Republic of the Philippines
G.R. No. 111708             February 20, 1996
THE PEOPLE OF THE PHILIPPINES, plaintiff-appellee.
FLORENCIO DEL PRADO, defendant-appellant.
D E C I S I O N
A bicycle is generally regarded as a safe means of conveyance but to 17-year old Leonora L. Patillas, her brother's bike proved to be an instrument of disaster insofar as her virtue was concerned.
On the night of November 16, 1989, at around 7:30, Leonora went out on her brother Armando's bicycle for a fun ride at a nearby parking lot (which also served as a makeshift basketball court) at Dagat-Dagatan, Navotas, Metro Manila. On her way home, she rested for a while at Lapu-lapu Martiniko Street. Suddenly. She felt someone ride behind her. Looking back, she saw it was one of their neighbors, accused-appellant Florencio del Prado. The man poked a fan knife at her waist and told her to continue biking. Leonora fearfully pedalled away with del Prado standing behind her on a protruding center belt at the rear of the bicycle,"1 holding on to her while jabbing the knife at her side.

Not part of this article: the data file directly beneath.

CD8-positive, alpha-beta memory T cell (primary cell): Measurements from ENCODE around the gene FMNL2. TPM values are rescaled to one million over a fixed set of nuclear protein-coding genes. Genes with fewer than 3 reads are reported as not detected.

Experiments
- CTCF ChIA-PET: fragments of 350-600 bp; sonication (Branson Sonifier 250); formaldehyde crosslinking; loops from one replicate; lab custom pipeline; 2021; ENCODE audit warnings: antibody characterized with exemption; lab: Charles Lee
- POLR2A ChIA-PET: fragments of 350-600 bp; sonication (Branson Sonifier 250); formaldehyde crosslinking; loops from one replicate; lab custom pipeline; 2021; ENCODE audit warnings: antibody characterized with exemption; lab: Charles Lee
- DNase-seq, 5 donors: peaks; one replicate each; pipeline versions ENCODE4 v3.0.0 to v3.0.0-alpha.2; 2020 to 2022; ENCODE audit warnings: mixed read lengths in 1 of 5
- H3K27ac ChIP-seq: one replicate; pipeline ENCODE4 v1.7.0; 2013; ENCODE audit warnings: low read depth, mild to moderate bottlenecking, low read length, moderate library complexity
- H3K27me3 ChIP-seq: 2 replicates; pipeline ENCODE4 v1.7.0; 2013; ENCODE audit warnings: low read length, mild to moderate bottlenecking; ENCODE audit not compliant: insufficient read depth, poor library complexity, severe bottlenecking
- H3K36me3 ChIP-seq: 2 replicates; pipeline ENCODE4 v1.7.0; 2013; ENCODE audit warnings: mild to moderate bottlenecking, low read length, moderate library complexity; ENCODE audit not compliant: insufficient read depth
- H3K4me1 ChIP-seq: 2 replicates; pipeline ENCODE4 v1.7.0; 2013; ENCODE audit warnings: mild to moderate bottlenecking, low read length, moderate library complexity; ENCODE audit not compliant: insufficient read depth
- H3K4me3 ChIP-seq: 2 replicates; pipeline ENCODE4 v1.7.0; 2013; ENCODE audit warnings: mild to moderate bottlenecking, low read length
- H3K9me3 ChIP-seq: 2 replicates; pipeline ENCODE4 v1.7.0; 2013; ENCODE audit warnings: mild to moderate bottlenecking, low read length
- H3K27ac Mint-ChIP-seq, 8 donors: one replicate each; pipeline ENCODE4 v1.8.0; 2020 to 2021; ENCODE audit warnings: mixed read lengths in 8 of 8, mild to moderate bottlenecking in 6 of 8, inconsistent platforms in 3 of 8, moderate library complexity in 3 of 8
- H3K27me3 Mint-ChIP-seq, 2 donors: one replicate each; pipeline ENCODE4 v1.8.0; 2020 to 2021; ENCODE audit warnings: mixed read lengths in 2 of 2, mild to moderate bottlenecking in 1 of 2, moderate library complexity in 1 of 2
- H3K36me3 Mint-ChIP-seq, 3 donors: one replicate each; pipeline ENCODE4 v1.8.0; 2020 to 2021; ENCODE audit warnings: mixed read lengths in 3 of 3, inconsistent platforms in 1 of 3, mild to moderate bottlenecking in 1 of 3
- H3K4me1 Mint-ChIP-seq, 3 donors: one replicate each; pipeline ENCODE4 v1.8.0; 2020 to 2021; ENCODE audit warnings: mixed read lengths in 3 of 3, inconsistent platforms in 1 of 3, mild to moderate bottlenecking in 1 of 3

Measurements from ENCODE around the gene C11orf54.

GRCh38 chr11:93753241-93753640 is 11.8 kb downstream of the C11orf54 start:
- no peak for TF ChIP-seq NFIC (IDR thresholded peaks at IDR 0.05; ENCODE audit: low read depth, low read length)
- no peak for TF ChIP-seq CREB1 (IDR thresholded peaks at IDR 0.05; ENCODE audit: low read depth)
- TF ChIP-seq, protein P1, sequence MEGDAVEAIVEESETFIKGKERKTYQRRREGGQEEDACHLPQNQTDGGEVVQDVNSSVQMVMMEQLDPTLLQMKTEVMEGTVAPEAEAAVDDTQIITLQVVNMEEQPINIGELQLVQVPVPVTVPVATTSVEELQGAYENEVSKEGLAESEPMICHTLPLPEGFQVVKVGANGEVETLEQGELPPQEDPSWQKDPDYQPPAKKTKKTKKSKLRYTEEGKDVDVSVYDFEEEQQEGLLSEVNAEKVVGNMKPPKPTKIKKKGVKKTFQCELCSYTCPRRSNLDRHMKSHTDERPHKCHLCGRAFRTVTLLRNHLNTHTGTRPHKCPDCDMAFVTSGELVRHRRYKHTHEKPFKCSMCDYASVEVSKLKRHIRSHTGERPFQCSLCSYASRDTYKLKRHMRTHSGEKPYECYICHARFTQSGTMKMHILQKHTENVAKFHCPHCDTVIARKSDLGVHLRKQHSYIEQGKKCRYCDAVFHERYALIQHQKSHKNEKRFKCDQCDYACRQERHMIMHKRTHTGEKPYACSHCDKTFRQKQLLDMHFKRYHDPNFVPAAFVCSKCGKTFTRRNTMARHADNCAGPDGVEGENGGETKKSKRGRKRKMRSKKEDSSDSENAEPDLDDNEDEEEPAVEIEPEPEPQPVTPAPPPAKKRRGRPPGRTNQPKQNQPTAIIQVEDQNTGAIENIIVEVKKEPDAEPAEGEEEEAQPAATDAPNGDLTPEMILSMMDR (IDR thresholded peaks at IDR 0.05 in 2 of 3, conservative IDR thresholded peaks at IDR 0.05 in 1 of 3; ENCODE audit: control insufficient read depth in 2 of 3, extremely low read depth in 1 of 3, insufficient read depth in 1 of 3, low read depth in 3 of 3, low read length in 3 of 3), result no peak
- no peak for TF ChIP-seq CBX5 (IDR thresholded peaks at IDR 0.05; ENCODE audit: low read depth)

Upon reaching Dagat-Dagatan Avenue at around 8:00 o'clock, del Prado dragged Leonora to a dark, cogon grass-covered vacant lot beside the Chinese Temple in Kalookan City. The nearest houses were about ten to twenty meters away. He ordered her to undress, which she refused even though her very life was in peril. This defiance prompted del Prado to hit her stomach and thighs, thus, immobilizing her. With Leonora weakened, Del Prado was able to remove her shirt, pull off her bra, kiss her neck, and push her to the grassy ground. Her efforts to fend him off proved inadequate, and he continued to kiss her and even managed to pull down her shorts and panty.
Thereafter, Del Prado himself stripped, then mounted the naked girl and inserted his manhood into her genitals, all the time threatening her not to resist, A soft whimper was all she could utter amidst this assault on her virtue. After three minutes, and his lust satisfied, del Prado stood up and reminded Leonora to keep the incident to herself; otherwise, he might be forced to kill her and the members of her family. When del Prado had left, Leonora stayed immobilized in the same spot for about twenty minutes due to body pains. Consumed by a feeling of general weakness, she had no strength to ride and had to tow the bicycle home.